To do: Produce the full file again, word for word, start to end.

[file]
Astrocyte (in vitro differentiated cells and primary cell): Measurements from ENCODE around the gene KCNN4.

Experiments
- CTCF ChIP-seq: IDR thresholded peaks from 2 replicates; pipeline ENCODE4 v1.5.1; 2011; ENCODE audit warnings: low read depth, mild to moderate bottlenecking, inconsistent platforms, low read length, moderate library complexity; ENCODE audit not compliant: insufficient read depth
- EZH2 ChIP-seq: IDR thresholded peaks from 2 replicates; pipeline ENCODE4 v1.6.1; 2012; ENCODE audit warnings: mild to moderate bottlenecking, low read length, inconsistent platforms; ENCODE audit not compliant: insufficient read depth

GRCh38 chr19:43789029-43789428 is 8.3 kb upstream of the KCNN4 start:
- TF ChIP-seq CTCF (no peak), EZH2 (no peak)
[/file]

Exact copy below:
Astrocyte (in vitro differentiated cells and primary cell): Measurements from ENCODE around the gene KCNN4.

Experiments
- CTCF ChIP-seq: IDR thresholded peaks from 2 replicates; pipeline ENCODE4 v1.5.1; 2011; ENCODE audit warnings: low read depth, mild to moderate bottlenecking, inconsistent platforms, low read length, moderate library complexity; ENCODE audit not compliant: insufficient read depth
- EZH2 ChIP-seq: IDR thresholded peaks from 2 replicates; pipeline ENCODE4 v1.6.1; 2012; ENCODE audit warnings: mild to moderate bottlenecking, low read length, inconsistent platforms; ENCODE audit not compliant: insufficient read depth

GRCh38 chr19:43789029-43789428 is 8.3 kb upstream of the KCNN4 start:
- TF ChIP-seq CTCF (no peak), EZH2 (no peak)